the_eversus t1_iucy2zt wrote

Whats even crazier is that a grain of sand at arms length would block this entire photo. That is a mind-blowing amount of galaxies in just one area of the universe.


syntheticgeneration t1_iud4xhc wrote

I felt the same way when I first learned about the Bootes Void. A gigantic sphere in which very few galaxies exist. It's called the Great Nothing. Imagine how life must feel there. Total isolation.


Jonherenow t1_iud7nzk wrote

Perhaps what you are afraid of is the thrill and the awe that rises when you see it. Not much in our lives prepares us for that and so few people feel it.


Backseat_pooping t1_iudfsu5 wrote

My head hurts thinking about how large the universe is things seem to be finite but at such a large number it’s practically infinite.


McPenguin87 t1_iudghgb wrote

It’s terrifying and beautiful at the same time. I really appreciate these pictures because space helps me realize that I should just enjoy my life. I wish more people would just take a second and look up more.


eastandwestagain t1_iugb7c0 wrote

You have a phobia of space? Man do I have some bad news.


Chemnochi t1_iugfao0 wrote

I'm more saddened than scared... all those galaxies full of life that we will never see


octoreadit t1_iuc9kyn wrote

Want me to make it worse? Imagine that a version of you exists in quite a few of them...


Loose_Ad_5505 t1_iud4l9l wrote

Then imagine the afterlife and reincarnation is linked to the whole universe


EDFLsnape OP t1_iudstya wrote

THATS WHAT IVE BEEN THINKING, what if there is an exact world like ours, if space is infinite, that's infinite possibilities


hiricinee t1_iucwjzf wrote

This picture is so weird to me, it looks like a 11 year old discovered Microsoft paint and pasted their selection of astrological pieces on a black background.


k1lky t1_iud9wku wrote

An 11 billion year old God pasted bits of his/her/it's imagination onto the empty void, one galaxy after another for nearly infinite time, sighed contentedly, and went back to sleep.


bleeper21 t1_iud72rj wrote

Fear subsides when you accept our outer rim overlords.


Bitterowner t1_iud7wx8 wrote

Scariest picture of space to me would be all those stars but a visible black void of darkness, makes you wonder if its a black hole that's is incredibly large or something more sinister.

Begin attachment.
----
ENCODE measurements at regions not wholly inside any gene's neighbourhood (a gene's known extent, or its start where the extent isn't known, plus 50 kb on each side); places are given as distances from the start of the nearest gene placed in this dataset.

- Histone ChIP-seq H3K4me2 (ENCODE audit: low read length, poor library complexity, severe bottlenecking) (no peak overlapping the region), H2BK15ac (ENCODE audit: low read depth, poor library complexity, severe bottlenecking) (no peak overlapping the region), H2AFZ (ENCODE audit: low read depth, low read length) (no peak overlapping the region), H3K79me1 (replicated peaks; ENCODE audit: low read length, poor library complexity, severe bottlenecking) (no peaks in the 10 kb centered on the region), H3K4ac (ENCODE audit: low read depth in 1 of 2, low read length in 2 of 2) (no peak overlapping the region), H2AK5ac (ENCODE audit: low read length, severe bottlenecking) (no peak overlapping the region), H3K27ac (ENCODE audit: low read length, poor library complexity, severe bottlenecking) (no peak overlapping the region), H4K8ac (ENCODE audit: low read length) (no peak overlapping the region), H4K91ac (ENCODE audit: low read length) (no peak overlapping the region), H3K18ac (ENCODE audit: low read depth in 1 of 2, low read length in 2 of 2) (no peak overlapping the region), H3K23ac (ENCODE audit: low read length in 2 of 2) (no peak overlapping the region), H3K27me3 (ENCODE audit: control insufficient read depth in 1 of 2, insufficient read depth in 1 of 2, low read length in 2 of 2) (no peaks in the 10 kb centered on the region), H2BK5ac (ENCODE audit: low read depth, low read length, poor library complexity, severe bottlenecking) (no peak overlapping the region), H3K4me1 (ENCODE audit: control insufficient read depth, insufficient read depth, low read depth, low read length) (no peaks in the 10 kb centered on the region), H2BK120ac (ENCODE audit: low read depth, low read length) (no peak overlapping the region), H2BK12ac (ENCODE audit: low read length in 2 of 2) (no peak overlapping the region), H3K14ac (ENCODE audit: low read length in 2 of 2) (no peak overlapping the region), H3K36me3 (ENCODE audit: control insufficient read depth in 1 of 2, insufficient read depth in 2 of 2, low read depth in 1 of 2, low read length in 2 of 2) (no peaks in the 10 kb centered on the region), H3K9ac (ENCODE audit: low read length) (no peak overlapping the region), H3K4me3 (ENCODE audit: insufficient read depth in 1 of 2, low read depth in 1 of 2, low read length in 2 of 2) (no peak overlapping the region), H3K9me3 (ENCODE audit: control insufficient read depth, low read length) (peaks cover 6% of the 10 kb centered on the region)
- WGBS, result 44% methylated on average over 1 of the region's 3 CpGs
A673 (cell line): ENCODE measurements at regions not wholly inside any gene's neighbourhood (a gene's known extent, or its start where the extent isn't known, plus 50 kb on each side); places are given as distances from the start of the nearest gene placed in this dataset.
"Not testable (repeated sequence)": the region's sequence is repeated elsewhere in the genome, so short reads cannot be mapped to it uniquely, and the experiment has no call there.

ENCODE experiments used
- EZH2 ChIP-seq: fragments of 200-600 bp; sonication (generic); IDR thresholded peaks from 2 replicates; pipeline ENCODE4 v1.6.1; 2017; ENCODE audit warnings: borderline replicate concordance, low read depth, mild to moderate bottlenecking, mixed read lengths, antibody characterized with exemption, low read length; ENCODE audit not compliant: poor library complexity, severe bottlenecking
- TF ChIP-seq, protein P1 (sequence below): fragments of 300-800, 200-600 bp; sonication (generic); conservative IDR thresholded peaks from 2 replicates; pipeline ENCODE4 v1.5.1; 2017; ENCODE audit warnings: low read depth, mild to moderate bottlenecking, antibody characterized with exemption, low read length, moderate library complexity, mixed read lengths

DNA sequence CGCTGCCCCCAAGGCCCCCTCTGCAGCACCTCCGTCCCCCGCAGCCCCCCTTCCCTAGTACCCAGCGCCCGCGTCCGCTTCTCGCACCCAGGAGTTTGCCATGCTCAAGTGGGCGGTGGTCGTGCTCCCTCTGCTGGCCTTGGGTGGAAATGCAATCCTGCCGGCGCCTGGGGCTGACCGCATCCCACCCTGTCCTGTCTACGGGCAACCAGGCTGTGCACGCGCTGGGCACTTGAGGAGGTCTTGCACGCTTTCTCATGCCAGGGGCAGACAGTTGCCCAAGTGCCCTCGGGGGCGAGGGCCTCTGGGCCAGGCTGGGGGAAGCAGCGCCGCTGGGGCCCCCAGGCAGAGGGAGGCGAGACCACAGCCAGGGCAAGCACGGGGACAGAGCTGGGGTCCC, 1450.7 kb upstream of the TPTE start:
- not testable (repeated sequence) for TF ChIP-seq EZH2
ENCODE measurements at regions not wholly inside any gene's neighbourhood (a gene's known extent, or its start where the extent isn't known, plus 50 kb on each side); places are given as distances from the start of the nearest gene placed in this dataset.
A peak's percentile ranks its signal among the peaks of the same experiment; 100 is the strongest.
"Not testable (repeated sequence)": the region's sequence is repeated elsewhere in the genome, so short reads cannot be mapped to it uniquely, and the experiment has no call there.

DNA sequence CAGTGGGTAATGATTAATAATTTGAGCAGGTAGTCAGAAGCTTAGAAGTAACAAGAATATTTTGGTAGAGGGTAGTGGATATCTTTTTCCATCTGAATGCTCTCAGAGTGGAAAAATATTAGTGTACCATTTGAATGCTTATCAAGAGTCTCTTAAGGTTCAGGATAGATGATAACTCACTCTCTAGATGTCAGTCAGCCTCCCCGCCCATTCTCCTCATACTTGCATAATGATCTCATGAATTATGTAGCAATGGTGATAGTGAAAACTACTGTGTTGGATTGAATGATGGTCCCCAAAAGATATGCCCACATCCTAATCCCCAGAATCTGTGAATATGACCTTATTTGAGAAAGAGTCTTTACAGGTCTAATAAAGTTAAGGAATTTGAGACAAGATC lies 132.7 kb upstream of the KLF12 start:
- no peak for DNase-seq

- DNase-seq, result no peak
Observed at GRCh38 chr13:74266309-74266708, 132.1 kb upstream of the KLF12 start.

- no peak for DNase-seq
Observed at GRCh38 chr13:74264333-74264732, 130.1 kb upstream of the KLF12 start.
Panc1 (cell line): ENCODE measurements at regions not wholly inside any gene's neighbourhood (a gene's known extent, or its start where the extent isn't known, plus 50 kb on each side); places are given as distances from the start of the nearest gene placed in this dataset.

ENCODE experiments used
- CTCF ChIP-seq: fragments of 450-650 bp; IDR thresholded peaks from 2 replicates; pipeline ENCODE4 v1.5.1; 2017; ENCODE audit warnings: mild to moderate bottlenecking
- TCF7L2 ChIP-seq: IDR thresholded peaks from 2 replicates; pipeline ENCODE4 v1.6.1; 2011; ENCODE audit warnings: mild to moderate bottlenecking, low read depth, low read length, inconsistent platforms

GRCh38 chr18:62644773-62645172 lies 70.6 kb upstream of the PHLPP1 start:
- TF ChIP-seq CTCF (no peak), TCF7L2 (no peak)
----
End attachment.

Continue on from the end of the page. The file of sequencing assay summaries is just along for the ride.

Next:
jurisdrpepper t1_iudlqzy wrote

I mean to understand the scale that is pointed in one direction…


TalkinAboutSound t1_iuduvv6 wrote

Not to mention all the cloaked ships you cant see that are heading for earth.


Falcon3492 t1_iudve4x wrote

No need to be scared those galaxies are billions and billions of light years away.


nezlok t1_iudx9o6 wrote

Billions and billions and billions of light years away. Trillions of billions. Like, so far. Backwards and forwards and inbetween space and time in terms of how large this is. You could float away into it in every direction and completely dissolve into nothingness into the vast void. Absolutely nothing to be afraid of at all. Just look up and think about how far away it truly is. Give in to all that space, now.


Mysterious-Stay-3393 t1_iudzm76 wrote

The JWKST as you say is powerful. Is seems the magnitude and incredibility of our known universe is too powerful for you. Maybe bird watching might be more suitable.


Todd-ah t1_iue3duy wrote

I think we all are far more self-absorbed than we realize. It can be shocking (and I don’t doubt scary) to suddenly go from feeling like the center of the universe, and the most important thing in it to feeling incredibly small and insignificant. On top of that there’s a realization that however insignificant we feel in that moment, it’s actually so much greater than that, and our small and insignificant brains can’t even begin to compute the complexity and vastness of it all. I have experienced this intense and shocking sensation many times. And then I quickly go back to being self-absorbed.


rE3eYul t1_iues13z wrote

man those are galaxies , i find the picture freaking amazing


LessAdministration47 t1_iuf93at wrote

It’s what’s called infinity. Grains of sand = stars in the sky


wombat5003 t1_iufvoza wrote

And you have to remember what your looking at isn’t now… your looking at what used to be… depending on how far away the galaxy is the further back in time you go when looking at that image…


nicuramar t1_iufws93 wrote

> Let me start off by those are all galaxies

Actually some of the brightest objects are stars in the Milky Way.


House13Games t1_iudx6ir wrote

I don't think we have much to worry about from civilizations in any of those galaxies